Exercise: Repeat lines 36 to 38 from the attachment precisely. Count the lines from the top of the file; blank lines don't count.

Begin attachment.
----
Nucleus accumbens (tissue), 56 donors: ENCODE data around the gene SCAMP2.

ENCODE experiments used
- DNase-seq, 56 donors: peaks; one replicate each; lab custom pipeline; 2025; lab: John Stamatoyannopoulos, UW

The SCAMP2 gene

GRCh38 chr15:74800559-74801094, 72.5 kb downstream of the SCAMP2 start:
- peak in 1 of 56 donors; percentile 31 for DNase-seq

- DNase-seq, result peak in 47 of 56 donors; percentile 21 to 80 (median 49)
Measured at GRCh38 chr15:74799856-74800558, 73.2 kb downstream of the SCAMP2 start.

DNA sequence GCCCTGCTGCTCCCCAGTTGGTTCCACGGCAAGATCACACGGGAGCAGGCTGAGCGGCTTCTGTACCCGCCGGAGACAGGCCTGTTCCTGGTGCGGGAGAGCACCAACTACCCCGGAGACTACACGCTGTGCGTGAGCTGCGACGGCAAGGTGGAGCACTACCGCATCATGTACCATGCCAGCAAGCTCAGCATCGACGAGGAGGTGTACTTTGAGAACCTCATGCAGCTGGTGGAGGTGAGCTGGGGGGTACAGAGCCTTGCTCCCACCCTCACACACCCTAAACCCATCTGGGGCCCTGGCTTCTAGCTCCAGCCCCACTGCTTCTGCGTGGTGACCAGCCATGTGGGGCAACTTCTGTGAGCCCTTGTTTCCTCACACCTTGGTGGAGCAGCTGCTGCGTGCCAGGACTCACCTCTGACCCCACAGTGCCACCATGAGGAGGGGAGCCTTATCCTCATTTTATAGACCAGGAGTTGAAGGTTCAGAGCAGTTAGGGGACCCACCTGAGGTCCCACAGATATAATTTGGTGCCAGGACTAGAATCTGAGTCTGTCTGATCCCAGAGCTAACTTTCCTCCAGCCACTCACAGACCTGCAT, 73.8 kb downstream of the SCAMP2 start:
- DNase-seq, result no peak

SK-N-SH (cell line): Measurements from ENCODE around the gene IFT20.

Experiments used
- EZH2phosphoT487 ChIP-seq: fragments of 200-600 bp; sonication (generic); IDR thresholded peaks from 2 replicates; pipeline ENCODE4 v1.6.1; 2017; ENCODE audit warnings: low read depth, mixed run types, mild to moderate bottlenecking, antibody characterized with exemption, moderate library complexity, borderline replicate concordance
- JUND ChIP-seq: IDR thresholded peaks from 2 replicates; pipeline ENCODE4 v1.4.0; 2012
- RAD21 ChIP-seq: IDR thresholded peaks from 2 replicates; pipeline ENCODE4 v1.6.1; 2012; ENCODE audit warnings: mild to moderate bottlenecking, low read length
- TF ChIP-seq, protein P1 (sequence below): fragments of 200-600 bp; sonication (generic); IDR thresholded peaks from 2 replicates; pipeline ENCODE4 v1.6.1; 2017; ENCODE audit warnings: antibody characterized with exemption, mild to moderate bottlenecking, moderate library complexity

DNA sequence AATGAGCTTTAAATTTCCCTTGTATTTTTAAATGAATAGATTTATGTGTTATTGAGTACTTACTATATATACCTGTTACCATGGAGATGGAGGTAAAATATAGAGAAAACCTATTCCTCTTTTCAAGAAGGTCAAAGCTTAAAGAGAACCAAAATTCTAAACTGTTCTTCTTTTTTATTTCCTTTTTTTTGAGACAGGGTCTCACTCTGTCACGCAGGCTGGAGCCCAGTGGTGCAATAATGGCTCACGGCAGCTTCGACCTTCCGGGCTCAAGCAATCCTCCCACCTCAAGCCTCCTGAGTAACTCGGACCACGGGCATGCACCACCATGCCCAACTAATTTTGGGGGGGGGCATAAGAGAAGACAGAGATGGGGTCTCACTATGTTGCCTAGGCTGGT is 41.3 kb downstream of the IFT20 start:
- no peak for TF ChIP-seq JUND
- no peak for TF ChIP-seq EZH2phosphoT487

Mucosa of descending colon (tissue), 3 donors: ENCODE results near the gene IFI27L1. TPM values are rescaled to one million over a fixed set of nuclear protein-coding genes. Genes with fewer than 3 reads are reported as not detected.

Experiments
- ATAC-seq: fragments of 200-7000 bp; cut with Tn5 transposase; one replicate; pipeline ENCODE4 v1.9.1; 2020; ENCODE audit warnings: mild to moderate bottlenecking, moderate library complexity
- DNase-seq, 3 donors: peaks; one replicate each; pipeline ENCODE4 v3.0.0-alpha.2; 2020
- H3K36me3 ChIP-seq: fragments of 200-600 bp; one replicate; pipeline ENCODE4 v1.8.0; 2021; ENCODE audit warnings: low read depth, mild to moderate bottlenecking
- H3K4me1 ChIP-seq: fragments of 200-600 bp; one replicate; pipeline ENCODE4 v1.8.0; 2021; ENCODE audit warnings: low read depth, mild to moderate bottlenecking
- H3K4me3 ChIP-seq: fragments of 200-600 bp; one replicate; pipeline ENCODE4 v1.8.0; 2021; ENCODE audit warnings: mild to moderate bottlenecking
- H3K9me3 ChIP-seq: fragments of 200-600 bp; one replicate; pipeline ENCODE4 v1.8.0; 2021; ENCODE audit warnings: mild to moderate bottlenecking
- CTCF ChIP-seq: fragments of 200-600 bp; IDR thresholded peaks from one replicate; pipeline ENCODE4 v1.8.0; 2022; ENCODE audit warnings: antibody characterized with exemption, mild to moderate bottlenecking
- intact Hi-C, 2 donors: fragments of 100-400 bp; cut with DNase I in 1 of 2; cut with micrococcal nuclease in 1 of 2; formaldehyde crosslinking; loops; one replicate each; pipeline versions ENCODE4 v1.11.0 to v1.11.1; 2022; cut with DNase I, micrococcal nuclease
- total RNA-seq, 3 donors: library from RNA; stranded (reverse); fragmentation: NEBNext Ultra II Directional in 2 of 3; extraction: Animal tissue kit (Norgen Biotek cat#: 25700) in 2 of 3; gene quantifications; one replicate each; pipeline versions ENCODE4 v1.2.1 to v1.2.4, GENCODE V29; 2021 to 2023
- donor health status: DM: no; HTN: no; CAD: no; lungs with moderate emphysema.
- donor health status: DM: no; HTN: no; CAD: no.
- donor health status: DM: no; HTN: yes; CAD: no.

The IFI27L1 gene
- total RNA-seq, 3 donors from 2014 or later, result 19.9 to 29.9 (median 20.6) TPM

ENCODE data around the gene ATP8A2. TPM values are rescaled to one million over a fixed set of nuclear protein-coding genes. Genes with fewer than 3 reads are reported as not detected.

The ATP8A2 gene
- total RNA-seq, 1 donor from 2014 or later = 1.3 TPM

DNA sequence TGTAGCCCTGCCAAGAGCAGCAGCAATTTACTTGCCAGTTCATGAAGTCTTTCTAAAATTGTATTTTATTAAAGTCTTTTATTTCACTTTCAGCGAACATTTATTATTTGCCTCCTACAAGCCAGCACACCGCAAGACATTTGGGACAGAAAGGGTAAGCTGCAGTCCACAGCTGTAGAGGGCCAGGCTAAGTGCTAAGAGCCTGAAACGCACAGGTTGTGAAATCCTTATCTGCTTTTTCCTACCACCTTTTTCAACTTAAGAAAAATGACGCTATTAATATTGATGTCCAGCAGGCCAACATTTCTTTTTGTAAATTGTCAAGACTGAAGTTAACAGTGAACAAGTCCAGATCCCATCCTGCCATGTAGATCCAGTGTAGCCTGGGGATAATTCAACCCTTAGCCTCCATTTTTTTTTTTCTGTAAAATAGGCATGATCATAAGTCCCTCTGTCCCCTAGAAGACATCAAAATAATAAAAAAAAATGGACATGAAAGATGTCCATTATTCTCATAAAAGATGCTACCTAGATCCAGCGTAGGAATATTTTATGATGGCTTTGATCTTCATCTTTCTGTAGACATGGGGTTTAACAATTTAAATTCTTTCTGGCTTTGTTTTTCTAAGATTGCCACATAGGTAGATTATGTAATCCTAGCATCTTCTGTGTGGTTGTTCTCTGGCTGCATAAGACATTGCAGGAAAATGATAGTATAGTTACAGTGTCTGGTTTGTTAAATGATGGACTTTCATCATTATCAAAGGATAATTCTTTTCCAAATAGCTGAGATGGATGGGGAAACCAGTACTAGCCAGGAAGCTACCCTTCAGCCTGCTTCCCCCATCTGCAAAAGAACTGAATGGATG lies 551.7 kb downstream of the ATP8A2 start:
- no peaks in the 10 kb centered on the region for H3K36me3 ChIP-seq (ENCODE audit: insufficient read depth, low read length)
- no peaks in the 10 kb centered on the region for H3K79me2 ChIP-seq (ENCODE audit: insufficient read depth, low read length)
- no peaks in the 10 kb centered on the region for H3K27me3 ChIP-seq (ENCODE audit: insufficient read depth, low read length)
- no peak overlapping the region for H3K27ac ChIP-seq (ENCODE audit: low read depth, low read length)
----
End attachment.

ENCODE data around the gene ATP8A2. TPM values are rescaled to one million over a fixed set of nuclear protein-coding genes. Genes with fewer than 3 reads are reported as not detected.

The ATP8A2 gene
- total RNA-seq, 1 donor from 2014 or later = 1.3 TPM